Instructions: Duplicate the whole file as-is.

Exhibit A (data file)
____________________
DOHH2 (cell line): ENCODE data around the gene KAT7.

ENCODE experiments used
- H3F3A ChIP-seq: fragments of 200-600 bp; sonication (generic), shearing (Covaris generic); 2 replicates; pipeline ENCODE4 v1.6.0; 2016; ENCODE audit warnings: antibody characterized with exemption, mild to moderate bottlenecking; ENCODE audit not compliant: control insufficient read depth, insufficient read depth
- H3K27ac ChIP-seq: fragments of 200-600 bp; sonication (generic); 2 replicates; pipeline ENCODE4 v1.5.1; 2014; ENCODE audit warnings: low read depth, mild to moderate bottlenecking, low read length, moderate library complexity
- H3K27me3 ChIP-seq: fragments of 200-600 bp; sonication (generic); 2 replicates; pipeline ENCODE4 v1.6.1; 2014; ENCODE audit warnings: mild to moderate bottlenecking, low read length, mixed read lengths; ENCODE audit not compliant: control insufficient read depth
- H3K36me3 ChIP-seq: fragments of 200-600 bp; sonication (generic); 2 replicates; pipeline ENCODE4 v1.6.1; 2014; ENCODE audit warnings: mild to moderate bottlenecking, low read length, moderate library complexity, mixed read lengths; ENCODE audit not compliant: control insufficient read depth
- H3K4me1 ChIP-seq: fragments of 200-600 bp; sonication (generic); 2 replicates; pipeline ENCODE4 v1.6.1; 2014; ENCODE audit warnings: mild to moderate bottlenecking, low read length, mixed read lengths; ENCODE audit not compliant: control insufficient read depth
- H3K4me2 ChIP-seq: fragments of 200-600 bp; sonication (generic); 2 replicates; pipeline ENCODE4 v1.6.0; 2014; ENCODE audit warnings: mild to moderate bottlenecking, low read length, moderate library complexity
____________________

DOHH2 (cell line): ENCODE data around the gene KAT7.

ENCODE experiments used
- H3F3A ChIP-seq: fragments of 200-600 bp; sonication (generic), shearing (Covaris generic); 2 replicates; pipeline ENCODE4 v1.6.0; 2016; ENCODE audit warnings: antibody characterized with exemption, mild to moderate bottlenecking; ENCODE audit not compliant: control insufficient read depth, insufficient read depth
- H3K27ac ChIP-seq: fragments of 200-600 bp; sonication (generic); 2 replicates; pipeline ENCODE4 v1.5.1; 2014; ENCODE audit warnings: low read depth, mild to moderate bottlenecking, low read length, moderate library complexity
- H3K27me3 ChIP-seq: fragments of 200-600 bp; sonication (generic); 2 replicates; pipeline ENCODE4 v1.6.1; 2014; ENCODE audit warnings: mild to moderate bottlenecking, low read length, mixed read lengths; ENCODE audit not compliant: control insufficient read depth
- H3K36me3 ChIP-seq: fragments of 200-600 bp; sonication (generic); 2 replicates; pipeline ENCODE4 v1.6.1; 2014; ENCODE audit warnings: mild to moderate bottlenecking, low read length, moderate library complexity, mixed read lengths; ENCODE audit not compliant: control insufficient read depth
- H3K4me1 ChIP-seq: fragments of 200-600 bp; sonication (generic); 2 replicates; pipeline ENCODE4 v1.6.1; 2014; ENCODE audit warnings: mild to moderate bottlenecking, low read length, mixed read lengths; ENCODE audit not compliant: control insufficient read depth
- H3K4me2 ChIP-seq: fragments of 200-600 bp; sonication (generic); 2 replicates; pipeline ENCODE4 v1.6.0; 2014; ENCODE audit warnings: mild to moderate bottlenecking, low read length, moderate library complexity